Parenting #

Thoughts on fatherhood February 2020 #

Two weeks ago my son was born, a healthy and happy baby, and as a first-time father a lot of people seem very keen to hear how I’m finding the experience. Similar to the “which do you prefer, Australia or Israel?” question I get asked frequently and still don’t know how to answer quickly, I find the question “so what’s it like being a father?”, or one of its many and varied iterations, is very hard to answer quickly and glibly, and have found myself at numerous points with different guests at our home over the past two weeks not being able to string together a response that accurately describes how I’m feeling. So I thought I’d try a little harder to express my answer to the question, insofar as an entirely new way of looking at and feeling about life can be said to be an answer to a question.

Ostensibly, pregnancy is preparation for birth. I felt like this was true for emotional preparation in a lot of ways as well. There is a slow but steady and irreversable sense of progress towards a single goal, a single point in time that everyone talks about and describes to you as life-changing. It becomes more intense as time progresses. The inevitable end of the process, its physical intensity and the reality of what comes after become more and more real and closer in time.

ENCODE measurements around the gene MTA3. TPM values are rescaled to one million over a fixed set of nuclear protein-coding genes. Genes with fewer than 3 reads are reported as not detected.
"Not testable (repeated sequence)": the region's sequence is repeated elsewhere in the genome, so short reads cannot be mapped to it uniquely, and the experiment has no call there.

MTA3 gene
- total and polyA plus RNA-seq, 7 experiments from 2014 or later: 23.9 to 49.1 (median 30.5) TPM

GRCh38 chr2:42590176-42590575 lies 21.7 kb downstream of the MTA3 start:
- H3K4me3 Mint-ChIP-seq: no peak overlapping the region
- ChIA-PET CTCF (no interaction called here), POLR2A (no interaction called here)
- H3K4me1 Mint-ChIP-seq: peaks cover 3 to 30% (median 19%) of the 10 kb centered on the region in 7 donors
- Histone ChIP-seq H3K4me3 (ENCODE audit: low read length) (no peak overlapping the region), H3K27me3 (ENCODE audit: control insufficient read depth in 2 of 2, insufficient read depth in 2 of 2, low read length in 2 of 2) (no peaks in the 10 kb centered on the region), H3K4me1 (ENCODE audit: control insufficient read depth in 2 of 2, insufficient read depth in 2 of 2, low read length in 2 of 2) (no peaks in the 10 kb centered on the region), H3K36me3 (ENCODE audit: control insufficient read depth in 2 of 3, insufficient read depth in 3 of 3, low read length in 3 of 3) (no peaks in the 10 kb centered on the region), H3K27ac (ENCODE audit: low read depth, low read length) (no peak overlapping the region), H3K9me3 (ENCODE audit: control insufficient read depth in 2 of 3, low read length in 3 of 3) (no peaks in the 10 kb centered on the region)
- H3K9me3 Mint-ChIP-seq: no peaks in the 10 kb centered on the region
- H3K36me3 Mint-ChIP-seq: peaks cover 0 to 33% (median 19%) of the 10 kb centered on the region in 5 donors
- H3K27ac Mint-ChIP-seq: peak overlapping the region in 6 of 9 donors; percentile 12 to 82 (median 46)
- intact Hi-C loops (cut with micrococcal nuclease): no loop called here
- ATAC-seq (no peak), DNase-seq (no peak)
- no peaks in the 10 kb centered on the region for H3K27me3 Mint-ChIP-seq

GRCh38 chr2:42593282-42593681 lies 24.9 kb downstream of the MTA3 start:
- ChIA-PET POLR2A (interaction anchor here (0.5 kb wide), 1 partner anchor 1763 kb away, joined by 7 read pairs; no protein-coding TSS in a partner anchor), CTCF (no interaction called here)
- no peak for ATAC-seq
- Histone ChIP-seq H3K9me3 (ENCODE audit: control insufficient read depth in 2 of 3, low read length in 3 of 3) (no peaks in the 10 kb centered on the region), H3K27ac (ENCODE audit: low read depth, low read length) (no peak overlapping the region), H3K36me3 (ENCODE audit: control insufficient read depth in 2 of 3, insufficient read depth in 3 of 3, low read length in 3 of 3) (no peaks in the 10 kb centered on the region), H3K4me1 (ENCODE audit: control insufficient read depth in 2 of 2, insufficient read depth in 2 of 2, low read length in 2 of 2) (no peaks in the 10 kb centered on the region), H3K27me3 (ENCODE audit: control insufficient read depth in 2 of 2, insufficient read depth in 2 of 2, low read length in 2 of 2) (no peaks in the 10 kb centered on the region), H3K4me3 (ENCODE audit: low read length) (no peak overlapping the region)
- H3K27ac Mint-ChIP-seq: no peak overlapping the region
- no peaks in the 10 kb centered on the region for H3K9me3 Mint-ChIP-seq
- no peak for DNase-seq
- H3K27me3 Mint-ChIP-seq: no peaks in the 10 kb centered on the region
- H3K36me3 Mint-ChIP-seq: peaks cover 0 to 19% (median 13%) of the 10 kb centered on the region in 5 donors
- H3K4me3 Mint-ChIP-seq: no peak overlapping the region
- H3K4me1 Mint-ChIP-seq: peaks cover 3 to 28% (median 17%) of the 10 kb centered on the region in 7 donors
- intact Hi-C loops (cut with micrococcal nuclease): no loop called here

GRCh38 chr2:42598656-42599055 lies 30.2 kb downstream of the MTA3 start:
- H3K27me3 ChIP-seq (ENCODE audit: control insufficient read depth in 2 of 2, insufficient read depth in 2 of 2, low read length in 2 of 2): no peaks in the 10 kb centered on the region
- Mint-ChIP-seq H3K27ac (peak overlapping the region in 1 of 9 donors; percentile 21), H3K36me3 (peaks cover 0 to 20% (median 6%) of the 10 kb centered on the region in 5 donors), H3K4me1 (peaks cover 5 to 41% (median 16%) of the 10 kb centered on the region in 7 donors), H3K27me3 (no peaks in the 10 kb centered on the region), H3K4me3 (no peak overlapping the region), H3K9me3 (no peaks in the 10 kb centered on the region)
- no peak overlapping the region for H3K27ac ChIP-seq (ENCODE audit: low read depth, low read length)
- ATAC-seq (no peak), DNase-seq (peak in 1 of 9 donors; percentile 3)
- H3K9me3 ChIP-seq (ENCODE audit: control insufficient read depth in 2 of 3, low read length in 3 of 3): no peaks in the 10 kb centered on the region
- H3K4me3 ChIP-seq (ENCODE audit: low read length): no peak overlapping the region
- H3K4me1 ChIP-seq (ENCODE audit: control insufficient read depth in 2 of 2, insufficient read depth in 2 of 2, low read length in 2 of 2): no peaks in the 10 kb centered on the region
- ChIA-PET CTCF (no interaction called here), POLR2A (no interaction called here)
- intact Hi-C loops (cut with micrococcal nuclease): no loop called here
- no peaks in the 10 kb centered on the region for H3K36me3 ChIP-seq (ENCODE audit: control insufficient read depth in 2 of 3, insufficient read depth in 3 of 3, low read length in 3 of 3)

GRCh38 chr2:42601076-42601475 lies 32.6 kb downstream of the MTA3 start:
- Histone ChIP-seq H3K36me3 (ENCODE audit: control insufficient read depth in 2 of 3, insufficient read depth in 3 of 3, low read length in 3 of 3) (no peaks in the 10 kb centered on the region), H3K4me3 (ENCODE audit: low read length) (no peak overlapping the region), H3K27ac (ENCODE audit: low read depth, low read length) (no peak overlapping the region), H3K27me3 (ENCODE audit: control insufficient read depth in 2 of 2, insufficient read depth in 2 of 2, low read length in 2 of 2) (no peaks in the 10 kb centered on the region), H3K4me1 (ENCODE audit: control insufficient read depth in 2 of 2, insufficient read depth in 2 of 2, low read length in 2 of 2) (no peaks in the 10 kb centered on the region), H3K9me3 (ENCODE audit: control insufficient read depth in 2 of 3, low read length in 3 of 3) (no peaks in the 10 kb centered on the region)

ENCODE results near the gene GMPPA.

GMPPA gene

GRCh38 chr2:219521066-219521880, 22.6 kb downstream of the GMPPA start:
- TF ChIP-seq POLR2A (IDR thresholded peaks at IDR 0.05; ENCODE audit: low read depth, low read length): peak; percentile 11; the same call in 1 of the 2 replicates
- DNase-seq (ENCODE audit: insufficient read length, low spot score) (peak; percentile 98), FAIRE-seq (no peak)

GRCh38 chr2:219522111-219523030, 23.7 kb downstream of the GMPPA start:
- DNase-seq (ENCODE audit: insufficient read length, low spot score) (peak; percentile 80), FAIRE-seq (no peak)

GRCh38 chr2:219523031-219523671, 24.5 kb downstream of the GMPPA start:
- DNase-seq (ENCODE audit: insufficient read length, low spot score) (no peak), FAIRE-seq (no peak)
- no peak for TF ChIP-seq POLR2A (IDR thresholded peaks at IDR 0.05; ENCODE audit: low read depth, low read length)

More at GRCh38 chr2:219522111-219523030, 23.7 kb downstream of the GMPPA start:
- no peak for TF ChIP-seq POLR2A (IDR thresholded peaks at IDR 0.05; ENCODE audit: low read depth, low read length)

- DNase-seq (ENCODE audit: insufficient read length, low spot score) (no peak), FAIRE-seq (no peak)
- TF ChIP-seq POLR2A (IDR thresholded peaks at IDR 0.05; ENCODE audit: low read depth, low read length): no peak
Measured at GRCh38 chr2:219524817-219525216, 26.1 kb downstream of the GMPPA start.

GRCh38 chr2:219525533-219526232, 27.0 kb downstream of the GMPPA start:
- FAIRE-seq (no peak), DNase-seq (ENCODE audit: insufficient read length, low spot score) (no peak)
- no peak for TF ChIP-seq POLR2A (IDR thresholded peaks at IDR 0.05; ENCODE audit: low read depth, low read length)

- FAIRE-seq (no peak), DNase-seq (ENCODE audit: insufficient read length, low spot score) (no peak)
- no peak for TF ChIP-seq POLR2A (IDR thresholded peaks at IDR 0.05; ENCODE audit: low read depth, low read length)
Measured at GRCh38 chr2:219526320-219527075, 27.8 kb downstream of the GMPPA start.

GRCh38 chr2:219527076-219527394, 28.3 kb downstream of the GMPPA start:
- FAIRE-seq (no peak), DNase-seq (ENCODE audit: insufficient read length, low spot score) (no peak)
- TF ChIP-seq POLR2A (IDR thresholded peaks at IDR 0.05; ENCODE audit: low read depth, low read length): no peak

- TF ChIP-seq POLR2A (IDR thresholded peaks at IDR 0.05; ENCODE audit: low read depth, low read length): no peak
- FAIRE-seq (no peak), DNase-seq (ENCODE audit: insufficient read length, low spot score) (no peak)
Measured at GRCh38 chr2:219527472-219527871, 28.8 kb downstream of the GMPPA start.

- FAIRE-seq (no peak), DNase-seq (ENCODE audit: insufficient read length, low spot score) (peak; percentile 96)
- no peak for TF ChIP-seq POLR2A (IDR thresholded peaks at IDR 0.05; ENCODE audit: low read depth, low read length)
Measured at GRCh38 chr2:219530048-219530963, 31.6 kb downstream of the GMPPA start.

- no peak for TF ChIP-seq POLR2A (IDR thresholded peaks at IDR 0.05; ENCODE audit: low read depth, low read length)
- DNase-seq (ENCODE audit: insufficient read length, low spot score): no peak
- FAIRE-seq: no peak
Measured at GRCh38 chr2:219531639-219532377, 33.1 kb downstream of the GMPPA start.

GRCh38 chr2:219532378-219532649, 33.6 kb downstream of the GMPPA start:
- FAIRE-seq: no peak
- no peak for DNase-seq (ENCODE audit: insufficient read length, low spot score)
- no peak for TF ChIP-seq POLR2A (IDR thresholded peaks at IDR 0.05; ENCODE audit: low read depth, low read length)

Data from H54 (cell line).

Everyone tells you, of course, what happened to them, and this becomes their (almost always unsolicited) advice about becoming a parent. Some say it’s going to be hard, some very hard, some say children sleep more than you’d think, or less, that they cry a lot, or don’t, are sick a lot, or aren’t, and any permutation of these options you can imagine. It’s like this, of course, because the experience of parenting is very personal, the variance of experiences vast, and everyone’s baby, just like everyone, is different. This is something a lot of people miss, I think, a lot of the time: they generalise out their own experiences assuming that everyone experiences things in the same way. It’s not limited to people’s experiences with babies either: this sameness of experience is how societies become so homogenous and bland without the spice and progress that comes with immigration or generational change.